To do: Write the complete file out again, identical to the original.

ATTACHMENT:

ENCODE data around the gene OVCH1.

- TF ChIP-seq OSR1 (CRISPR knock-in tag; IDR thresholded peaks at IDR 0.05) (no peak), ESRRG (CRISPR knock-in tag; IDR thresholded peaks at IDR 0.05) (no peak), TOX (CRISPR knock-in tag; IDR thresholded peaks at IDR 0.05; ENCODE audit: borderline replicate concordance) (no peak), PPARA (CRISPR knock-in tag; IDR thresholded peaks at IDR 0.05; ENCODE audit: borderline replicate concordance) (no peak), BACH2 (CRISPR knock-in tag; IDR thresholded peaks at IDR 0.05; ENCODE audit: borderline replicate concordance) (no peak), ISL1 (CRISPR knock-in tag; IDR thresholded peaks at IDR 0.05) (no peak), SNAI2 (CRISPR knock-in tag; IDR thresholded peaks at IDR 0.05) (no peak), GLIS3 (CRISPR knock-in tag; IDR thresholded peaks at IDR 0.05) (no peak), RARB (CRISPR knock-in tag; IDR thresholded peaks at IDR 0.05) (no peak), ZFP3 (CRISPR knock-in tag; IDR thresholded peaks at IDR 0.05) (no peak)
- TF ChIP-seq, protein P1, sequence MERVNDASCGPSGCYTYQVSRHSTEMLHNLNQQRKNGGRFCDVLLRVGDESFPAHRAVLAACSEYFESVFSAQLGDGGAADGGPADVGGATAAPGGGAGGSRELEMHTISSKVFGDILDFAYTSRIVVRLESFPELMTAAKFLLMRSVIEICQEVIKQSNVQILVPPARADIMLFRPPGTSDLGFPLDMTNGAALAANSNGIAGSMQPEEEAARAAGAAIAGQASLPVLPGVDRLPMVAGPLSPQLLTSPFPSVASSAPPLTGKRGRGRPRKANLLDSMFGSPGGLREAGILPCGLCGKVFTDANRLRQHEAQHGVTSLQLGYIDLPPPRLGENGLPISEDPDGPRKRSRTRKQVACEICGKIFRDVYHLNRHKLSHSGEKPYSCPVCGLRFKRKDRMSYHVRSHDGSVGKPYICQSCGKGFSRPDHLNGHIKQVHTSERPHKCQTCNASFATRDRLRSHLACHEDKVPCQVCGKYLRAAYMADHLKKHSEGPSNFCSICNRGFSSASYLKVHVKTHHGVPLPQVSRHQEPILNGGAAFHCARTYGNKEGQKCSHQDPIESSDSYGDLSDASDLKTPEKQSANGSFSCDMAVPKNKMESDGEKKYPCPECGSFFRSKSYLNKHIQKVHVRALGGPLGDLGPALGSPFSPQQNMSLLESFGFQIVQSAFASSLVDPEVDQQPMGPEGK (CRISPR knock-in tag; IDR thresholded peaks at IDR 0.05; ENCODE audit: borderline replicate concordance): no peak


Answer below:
ENCODE data around the gene OVCH1.

- TF ChIP-seq OSR1 (CRISPR knock-in tag; IDR thresholded peaks at IDR 0.05) (no peak), ESRRG (CRISPR knock-in tag; IDR thresholded peaks at IDR 0.05) (no peak), TOX (CRISPR knock-in tag; IDR thresholded peaks at IDR 0.05; ENCODE audit: borderline replicate concordance) (no peak), PPARA (CRISPR knock-in tag; IDR thresholded peaks at IDR 0.05; ENCODE audit: borderline replicate concordance) (no peak), BACH2 (CRISPR knock-in tag; IDR thresholded peaks at IDR 0.05; ENCODE audit: borderline replicate concordance) (no peak), ISL1 (CRISPR knock-in tag; IDR thresholded peaks at IDR 0.05) (no peak), SNAI2 (CRISPR knock-in tag; IDR thresholded peaks at IDR 0.05) (no peak), GLIS3 (CRISPR knock-in tag; IDR thresholded peaks at IDR 0.05) (no peak), RARB (CRISPR knock-in tag; IDR thresholded peaks at IDR 0.05) (no peak), ZFP3 (CRISPR knock-in tag; IDR thresholded peaks at IDR 0.05) (no peak)
- TF ChIP-seq, protein P1, sequence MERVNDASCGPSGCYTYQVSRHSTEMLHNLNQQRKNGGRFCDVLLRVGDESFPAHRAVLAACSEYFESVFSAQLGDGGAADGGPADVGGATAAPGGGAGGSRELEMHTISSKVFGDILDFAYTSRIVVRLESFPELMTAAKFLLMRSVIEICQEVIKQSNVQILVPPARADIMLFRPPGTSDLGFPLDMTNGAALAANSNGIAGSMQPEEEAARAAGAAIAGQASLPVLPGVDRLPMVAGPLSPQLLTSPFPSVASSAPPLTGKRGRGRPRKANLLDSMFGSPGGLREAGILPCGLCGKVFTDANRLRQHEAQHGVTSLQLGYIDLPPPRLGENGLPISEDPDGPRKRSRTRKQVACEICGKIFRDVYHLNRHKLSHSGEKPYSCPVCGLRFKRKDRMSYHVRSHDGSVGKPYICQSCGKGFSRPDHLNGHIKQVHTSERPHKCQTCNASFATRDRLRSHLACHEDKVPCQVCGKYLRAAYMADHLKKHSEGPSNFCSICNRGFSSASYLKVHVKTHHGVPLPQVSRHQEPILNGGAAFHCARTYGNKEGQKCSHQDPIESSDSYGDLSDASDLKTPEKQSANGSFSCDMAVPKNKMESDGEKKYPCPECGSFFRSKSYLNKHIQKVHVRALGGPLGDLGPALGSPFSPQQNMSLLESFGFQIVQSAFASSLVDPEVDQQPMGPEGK (CRISPR knock-in tag; IDR thresholded peaks at IDR 0.05; ENCODE audit: borderline replicate concordance): no peak